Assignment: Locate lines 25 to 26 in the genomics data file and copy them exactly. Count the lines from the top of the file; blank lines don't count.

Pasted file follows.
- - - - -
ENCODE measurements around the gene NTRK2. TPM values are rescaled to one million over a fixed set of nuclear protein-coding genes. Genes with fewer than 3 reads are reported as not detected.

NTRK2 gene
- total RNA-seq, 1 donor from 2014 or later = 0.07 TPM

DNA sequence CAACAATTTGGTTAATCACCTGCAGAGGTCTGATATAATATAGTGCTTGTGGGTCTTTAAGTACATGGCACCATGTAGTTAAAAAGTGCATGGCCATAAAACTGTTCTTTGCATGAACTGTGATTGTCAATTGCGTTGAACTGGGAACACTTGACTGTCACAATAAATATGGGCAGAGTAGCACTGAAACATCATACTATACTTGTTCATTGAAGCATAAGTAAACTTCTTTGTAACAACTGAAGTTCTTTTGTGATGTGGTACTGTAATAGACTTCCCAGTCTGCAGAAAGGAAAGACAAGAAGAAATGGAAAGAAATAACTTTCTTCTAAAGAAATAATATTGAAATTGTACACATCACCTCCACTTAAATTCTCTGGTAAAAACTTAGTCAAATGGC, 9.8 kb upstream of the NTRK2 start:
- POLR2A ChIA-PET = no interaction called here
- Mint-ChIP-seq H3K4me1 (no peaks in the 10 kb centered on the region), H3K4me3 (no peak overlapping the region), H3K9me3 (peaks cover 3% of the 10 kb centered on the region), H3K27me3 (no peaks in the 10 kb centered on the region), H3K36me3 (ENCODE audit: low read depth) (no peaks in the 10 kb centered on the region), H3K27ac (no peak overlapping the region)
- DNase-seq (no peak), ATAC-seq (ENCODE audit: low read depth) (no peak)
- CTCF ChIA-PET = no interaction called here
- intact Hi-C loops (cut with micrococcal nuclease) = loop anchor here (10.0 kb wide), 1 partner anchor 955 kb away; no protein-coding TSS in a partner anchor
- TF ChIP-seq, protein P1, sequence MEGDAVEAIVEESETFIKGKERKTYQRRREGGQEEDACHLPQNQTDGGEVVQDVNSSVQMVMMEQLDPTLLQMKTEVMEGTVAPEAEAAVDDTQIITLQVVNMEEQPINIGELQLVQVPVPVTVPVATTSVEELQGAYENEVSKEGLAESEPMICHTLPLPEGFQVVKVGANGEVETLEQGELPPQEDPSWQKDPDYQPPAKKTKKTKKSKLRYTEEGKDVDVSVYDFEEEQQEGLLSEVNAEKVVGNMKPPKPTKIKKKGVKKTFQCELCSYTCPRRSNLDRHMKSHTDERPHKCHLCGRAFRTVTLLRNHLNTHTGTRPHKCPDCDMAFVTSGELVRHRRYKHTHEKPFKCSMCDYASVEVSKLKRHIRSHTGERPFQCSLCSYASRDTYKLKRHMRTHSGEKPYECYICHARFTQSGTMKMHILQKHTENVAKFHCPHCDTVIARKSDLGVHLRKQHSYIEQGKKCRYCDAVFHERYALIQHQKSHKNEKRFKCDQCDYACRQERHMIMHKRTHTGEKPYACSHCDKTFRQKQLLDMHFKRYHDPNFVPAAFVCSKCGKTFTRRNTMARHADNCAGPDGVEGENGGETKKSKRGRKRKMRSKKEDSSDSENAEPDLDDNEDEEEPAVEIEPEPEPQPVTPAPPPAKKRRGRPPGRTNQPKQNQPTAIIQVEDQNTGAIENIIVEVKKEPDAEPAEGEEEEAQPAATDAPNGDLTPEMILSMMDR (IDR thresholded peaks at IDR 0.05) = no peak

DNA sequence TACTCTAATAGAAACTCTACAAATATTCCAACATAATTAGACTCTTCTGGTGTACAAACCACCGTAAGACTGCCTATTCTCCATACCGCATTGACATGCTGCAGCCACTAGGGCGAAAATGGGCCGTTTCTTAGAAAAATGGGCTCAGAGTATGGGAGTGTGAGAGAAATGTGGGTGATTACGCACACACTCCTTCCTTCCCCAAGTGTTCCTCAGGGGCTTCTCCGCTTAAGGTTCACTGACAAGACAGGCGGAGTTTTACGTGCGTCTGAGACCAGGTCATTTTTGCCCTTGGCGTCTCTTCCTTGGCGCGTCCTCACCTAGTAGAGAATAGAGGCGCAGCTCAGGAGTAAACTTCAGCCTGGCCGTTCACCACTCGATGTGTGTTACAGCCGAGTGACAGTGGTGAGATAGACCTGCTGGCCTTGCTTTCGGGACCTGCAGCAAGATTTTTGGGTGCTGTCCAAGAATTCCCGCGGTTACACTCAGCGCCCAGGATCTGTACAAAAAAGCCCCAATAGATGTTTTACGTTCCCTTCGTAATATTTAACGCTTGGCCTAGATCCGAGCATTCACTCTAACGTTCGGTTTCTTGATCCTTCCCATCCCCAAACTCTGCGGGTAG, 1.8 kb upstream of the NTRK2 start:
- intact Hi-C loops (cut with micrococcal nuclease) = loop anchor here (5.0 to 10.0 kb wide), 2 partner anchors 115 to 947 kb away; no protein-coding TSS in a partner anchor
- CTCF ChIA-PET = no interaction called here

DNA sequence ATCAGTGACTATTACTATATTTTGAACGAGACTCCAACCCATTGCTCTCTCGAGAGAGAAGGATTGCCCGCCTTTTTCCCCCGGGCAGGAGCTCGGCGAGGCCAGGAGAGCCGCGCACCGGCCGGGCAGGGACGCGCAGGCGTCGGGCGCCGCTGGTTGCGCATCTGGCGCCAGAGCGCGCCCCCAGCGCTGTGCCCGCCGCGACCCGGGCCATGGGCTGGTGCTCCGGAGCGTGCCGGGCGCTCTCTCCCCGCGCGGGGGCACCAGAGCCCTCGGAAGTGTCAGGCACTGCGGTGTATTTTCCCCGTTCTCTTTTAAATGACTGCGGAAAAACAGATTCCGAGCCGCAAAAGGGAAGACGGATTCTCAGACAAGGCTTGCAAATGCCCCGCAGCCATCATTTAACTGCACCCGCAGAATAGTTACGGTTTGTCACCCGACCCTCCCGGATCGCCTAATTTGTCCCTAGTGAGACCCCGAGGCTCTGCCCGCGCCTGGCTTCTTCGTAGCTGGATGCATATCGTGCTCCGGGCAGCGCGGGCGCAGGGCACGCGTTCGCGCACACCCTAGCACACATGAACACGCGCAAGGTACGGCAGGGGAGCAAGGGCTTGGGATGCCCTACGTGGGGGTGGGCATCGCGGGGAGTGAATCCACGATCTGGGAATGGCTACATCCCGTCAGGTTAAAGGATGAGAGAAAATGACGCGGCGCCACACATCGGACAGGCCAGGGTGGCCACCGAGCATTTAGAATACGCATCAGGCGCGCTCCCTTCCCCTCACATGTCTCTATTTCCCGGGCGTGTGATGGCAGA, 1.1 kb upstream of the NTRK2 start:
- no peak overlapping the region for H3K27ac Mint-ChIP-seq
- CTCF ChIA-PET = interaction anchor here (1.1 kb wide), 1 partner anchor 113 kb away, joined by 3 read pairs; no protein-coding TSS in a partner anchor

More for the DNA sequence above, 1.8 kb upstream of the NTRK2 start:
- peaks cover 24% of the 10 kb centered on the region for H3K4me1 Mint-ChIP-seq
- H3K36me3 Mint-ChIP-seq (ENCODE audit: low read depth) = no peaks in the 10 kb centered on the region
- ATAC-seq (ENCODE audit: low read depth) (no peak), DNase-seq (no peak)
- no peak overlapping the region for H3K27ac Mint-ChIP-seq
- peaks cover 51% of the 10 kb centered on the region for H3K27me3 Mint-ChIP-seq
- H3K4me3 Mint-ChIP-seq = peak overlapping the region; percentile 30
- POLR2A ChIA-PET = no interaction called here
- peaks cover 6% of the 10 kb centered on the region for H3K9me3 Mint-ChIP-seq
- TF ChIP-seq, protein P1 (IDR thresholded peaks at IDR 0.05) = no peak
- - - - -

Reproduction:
- peaks cover 6% of the 10 kb centered on the region for H3K9me3 Mint-ChIP-seq
- TF ChIP-seq, protein P1 (IDR thresholded peaks at IDR 0.05) = no peak